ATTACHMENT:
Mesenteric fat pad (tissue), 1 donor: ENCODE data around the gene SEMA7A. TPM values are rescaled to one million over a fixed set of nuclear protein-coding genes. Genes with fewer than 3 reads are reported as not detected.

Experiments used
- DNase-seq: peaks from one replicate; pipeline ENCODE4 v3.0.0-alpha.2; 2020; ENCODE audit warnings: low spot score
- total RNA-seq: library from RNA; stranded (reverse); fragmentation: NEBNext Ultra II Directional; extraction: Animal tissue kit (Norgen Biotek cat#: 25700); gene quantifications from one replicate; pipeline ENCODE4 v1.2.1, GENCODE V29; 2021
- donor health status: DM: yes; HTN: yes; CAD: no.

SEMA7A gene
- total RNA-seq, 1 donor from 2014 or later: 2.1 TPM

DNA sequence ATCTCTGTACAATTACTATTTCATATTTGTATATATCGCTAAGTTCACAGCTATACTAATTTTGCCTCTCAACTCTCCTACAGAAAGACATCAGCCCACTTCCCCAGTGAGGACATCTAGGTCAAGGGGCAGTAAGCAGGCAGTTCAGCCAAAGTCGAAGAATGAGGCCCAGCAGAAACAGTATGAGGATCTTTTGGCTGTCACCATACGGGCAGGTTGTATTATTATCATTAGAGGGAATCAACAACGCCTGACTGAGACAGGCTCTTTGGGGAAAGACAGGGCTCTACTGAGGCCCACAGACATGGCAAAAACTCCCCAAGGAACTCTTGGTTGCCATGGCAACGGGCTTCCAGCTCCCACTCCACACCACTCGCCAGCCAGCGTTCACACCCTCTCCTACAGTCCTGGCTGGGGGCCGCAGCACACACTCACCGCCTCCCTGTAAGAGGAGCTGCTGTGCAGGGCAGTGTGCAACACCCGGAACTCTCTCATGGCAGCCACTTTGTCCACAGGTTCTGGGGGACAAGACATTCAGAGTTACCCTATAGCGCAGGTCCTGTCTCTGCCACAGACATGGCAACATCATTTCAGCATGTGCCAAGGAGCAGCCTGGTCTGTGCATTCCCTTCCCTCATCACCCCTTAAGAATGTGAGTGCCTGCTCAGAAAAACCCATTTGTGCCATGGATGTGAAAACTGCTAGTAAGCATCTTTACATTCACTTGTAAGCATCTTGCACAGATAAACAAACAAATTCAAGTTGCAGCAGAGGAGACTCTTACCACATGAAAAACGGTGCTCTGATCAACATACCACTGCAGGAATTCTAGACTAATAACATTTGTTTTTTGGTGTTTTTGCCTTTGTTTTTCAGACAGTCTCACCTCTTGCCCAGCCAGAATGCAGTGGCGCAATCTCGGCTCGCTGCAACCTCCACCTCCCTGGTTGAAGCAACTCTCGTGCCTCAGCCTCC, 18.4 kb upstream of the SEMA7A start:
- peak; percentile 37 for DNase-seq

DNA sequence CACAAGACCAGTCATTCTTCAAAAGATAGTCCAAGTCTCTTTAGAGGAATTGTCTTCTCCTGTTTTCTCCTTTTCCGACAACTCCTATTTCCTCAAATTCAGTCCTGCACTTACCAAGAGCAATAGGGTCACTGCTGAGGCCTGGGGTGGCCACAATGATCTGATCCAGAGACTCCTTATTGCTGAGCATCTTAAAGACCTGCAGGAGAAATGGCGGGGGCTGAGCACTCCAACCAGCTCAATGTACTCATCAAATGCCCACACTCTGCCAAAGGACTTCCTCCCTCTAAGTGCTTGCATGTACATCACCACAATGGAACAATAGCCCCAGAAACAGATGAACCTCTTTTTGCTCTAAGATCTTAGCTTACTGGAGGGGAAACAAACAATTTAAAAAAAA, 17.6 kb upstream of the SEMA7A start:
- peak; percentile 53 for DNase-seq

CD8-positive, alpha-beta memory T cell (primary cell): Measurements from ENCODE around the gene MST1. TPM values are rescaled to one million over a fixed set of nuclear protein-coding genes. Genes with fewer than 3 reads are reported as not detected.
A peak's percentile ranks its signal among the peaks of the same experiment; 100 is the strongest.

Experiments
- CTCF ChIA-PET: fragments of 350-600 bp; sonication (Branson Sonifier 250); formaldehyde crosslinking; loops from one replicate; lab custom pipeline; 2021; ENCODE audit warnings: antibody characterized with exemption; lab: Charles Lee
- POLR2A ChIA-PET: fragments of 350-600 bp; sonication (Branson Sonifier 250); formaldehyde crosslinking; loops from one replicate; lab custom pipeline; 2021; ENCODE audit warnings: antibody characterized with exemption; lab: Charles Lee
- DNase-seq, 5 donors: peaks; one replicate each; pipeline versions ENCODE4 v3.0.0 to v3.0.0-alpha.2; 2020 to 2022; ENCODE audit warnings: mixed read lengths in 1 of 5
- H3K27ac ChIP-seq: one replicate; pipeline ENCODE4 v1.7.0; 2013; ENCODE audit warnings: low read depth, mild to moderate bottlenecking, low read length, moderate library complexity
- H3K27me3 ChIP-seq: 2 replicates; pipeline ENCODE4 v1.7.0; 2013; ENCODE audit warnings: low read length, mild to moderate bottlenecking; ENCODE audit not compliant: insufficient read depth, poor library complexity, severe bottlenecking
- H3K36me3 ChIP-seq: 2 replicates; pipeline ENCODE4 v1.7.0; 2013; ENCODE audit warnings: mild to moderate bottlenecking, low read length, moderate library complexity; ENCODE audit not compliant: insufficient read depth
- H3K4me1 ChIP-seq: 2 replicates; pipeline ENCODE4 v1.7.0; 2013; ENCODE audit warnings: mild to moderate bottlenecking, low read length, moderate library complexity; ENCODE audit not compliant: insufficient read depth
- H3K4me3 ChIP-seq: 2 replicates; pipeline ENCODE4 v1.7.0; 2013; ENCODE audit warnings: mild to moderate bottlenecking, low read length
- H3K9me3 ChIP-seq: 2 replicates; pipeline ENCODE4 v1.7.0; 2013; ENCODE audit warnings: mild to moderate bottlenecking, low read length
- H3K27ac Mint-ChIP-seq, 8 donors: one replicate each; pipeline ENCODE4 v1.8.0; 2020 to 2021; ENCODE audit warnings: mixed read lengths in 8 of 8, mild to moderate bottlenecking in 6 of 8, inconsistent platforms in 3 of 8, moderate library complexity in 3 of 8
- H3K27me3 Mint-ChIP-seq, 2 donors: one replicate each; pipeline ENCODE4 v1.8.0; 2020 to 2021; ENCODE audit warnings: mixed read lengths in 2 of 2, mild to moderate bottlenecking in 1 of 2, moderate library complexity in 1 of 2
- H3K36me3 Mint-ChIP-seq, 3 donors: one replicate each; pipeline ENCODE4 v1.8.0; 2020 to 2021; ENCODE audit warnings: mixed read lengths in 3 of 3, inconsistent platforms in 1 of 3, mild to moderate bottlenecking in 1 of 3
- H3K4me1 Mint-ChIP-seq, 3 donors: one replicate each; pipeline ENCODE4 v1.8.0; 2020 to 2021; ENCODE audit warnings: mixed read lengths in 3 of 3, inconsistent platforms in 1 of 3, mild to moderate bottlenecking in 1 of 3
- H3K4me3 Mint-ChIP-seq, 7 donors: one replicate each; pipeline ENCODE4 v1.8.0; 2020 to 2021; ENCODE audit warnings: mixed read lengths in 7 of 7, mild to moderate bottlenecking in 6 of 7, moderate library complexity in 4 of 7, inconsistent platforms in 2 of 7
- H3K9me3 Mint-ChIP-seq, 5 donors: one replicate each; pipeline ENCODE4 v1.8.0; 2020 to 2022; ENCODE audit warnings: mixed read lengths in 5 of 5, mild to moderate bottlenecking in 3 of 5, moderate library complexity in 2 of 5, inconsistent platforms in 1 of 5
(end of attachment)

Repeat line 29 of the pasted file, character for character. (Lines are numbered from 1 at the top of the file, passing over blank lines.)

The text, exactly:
- H3K9me3 Mint-ChIP-seq, 5 donors: one replicate each; pipeline ENCODE4 v1.8.0; 2020 to 2022; ENCODE audit warnings: mixed read lengths in 5 of 5, mild to moderate bottlenecking in 3 of 5, moderate library complexity in 2 of 5, inconsistent platforms in 1 of 5